Tag Archives: Automattic

Performance overhead of using plugins and includes in WordPress

Modularity requires additional overhead.  That’s just the way it is.  If you want to semantically separate different components of your web app or theme, you have to include files, run safety checks (e.g., include_once), extend components that you only use 20% of, etc.

WordPress encourages this behaviour, if you have plugins that only effect your admin panel, the files still get included and the actions and filters still get included, the functions are still defined, for every frontend visitor page render — but they are only called into action when you’re on the backend of your site.

And lately when coding for WordPress, I’ve come to embrace and accept that it wants me to be modular and extend.   Continue reading Performance overhead of using plugins and includes in WordPress

Intense Debate vs. Disqus

Image representing IntenseDebate as depicted i...
Image via CrunchBase

I had the, er, privilege of spending a couple hours today comparing Intense Debate to Disqus.  This kind of thing has been covered around the web, but I just couldn’t find all the answers I needed for my particular purpose.  I ended up taking a short test drive of them both, and as you see I already use Intense Debate here on my blog.  Funny enough I found the answers to most of my questions looking under “Support” on their sites and then clicking around.

Feature-wise, they’re nearly identical.  The only real differences:

  • Intense Debate is owned by Automattic, the company behind WordPress.  Therefore they have a lot of experience to draw from, a proven talent pool and track record, and intimate knowledge of our blogging platform.  Disqus is a Y-Combinator startup, the entire team seems to have gone straight from college to founding this company.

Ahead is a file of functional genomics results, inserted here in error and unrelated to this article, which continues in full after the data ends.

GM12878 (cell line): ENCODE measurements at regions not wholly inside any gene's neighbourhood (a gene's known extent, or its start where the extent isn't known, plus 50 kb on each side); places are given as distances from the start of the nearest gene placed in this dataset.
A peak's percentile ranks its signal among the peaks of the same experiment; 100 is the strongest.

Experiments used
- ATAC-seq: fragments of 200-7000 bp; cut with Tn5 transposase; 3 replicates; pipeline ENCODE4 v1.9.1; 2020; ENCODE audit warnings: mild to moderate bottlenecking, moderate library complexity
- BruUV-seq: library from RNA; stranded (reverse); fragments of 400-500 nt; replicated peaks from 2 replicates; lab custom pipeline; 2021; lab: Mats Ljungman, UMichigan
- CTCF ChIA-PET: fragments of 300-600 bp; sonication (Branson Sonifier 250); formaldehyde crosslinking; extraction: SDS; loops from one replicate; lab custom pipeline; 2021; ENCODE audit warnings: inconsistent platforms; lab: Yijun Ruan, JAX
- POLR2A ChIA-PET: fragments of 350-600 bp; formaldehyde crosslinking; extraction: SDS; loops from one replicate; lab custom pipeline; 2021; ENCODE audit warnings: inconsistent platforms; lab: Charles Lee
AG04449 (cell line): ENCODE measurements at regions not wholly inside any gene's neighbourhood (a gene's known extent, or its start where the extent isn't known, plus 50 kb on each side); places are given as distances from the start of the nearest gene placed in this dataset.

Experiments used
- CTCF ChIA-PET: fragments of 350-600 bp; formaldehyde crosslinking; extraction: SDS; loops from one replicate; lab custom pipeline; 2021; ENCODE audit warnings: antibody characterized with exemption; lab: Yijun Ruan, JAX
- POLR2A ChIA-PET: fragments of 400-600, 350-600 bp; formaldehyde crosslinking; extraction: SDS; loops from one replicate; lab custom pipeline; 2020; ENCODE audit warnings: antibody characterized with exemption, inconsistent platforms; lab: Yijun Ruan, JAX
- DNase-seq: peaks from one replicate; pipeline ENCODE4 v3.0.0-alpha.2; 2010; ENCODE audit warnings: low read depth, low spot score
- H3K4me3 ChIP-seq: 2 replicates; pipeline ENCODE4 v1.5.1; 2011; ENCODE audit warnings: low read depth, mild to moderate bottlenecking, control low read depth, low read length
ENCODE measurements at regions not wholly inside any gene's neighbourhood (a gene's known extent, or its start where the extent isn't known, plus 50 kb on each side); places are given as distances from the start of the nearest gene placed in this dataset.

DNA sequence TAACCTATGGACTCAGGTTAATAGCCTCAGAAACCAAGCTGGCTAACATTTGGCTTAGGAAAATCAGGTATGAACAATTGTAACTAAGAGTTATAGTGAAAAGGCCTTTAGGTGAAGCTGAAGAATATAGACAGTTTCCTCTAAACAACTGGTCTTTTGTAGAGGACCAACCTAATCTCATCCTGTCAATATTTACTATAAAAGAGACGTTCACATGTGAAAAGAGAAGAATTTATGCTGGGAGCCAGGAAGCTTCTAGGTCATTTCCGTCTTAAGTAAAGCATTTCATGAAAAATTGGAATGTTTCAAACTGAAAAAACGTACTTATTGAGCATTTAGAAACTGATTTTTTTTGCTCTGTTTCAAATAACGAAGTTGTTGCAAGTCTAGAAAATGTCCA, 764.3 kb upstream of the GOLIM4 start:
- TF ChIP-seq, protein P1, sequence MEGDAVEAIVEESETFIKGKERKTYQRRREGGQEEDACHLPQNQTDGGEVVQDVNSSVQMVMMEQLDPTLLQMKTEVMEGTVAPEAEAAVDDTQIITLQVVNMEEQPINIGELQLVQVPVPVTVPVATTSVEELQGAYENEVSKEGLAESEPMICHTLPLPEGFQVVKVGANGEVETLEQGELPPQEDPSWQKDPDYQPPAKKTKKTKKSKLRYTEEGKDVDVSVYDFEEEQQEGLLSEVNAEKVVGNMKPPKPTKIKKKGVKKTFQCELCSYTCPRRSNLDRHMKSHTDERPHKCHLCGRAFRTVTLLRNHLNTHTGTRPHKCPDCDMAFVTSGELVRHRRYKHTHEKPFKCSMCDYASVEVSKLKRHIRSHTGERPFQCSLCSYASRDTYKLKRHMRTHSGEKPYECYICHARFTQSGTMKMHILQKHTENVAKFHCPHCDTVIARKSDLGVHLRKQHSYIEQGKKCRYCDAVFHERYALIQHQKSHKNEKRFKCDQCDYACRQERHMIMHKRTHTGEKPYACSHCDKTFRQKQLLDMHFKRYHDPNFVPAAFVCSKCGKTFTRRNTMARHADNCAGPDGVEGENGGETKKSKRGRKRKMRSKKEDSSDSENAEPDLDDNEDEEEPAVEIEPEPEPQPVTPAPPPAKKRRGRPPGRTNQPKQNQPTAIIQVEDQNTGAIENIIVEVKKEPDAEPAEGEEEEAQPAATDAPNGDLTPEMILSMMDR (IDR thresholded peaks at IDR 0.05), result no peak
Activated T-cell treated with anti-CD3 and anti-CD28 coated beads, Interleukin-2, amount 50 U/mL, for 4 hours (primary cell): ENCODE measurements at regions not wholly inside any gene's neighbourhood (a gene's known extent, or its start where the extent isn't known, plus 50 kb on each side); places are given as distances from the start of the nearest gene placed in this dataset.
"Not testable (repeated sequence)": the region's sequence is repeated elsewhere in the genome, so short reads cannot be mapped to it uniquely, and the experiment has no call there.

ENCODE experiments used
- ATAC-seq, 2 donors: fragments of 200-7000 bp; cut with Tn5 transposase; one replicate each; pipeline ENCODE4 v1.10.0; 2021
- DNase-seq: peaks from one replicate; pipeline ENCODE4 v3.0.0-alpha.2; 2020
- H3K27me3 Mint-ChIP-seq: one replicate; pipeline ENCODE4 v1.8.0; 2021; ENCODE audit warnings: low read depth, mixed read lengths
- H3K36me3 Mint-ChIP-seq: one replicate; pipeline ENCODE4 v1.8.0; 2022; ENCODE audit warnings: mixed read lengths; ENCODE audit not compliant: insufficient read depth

• Disqus has some kind of a VIP program that includes the ability to skin the Disqus comments like your site, more advanced filtering tools for comments, support, and a service guarantee.  I could not find a similar program for Intense Debate.
  • Disqus has native integration with multiple platforms (WordPress, Movable Type, and a bunch of others).  Intense Debate has native integration with WordPress and a “generic install” that you can add to any page (whether it’s a blog or not).

We had a few specific concerns and needs that we wanted to make sure were addressed.

  1. Integration with Facebook, Twitter
  2. Realtime updates
  3. User profiles (ability to see a user’s history, ideally helps prevent users from masquerading as other people)
  4. Stay in control of our data (don’t lose comments if we leave the service later)
  5. Keep data in sync — edits to comments in WordPress should propagate the edit to the comment service, and vise-versa
  6. Needs graceful fallback in case the service goes down

So how did Intense Debate and Disqus fare?